I've been at Intel seven years, all of it in IT, but I'm not an Intel apologist. We do great things, and we do ridiculous things. Intel IT really gets to see both sides of the coin, trying to contribute to Intel's bottom line by supporting our products, but facing the same technical and budgetary challenges as most of our customers. I'm hoping our blogs and this Q&A will help us share how we deal with those challenges. All IT related questions are fair game, as are personal questions about working at Intel, our culture, etc. Give me the Top Ten, and if I don't know the answer, I'll ask around until I find someone who does. I've got my kevlar armor on, so bring the love."
Microsoft

+ - Have you had your ideas stolen by Microsoft?

Submitted by
gavinpquinn
gavinpquinn writes "Microsoft is doing so much development, you often wonder when they come out with a new concept, have they stolen it from another startup without the deep pockets for advertising?

Could Apple, Google, and all the big players be doing the same thing? What are the rights of these start-ups that may not have patents or patent attorneys and 10 billion dollar advertising budget? Microsoft just recently launched this application on MSN http://fordedge.msn.com/Experience.aspx?GT1=8938. Essentially a way to tag a map with peoples own content. However, this looks surprisingly like http://grapheety.com! A site that is a startup but has the exact same concept.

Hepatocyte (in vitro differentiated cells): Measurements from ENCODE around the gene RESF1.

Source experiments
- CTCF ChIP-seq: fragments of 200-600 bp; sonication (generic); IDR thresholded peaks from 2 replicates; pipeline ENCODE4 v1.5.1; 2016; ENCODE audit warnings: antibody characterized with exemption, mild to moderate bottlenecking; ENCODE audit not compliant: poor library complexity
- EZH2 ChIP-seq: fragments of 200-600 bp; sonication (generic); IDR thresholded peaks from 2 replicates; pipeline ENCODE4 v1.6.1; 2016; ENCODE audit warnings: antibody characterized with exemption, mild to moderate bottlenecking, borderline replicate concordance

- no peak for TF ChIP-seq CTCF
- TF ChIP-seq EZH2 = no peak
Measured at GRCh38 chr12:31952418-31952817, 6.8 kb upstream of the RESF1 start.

I just wonder how many other people have seen this same thing?"
United States

+ - Classified Wiki for U.S. Intelligence Community

Submitted by CortoMaltese
CortoMaltese (828267) writes "The U.S. intelligence community has unveiled their own classified wiki, the Intellipedia. From the Reuters article:
The office of U.S. intelligence czar John Negroponte announced Intellipedia, which allows intelligence analysts and other officials to collaboratively add and edit content on the government's classified Intelink Web much like its more famous namesake on the World Wide Web.

A "top secret" Intellipedia system, currently available to the 16 agencies that make up the U.S. intelligence community, has grown to more than 28,000 pages and 3,600 registered users since its introduction on April 17. Less restrictive versions exist for "secret" and "sensitive but unclassified" material.
Intellipedia uses MediaWiki as the wiki engine. Wikipedia also has a page on Intellipedia."

RIAA Claims P2P Has Been Contained 388

Posted by ScuttleMonkey
from the desperate-spin-control dept.
Magorak writes "USA Today is reporting the RIAA now claims that the issues surrounding P2P and piracy have been contained and are no longer as big an issue as they once were. From the article; 'The problem has not been eliminated,' says association CEO Mitch Bainwol. 'But we believe digital downloads have emerged into a growing, thriving business, and file-trading is flat.'"

It was kinda like stuffing the wrong card in a computer, when you're stickin' those artificial stimulants in your arm. -- Dion, noted computer scientist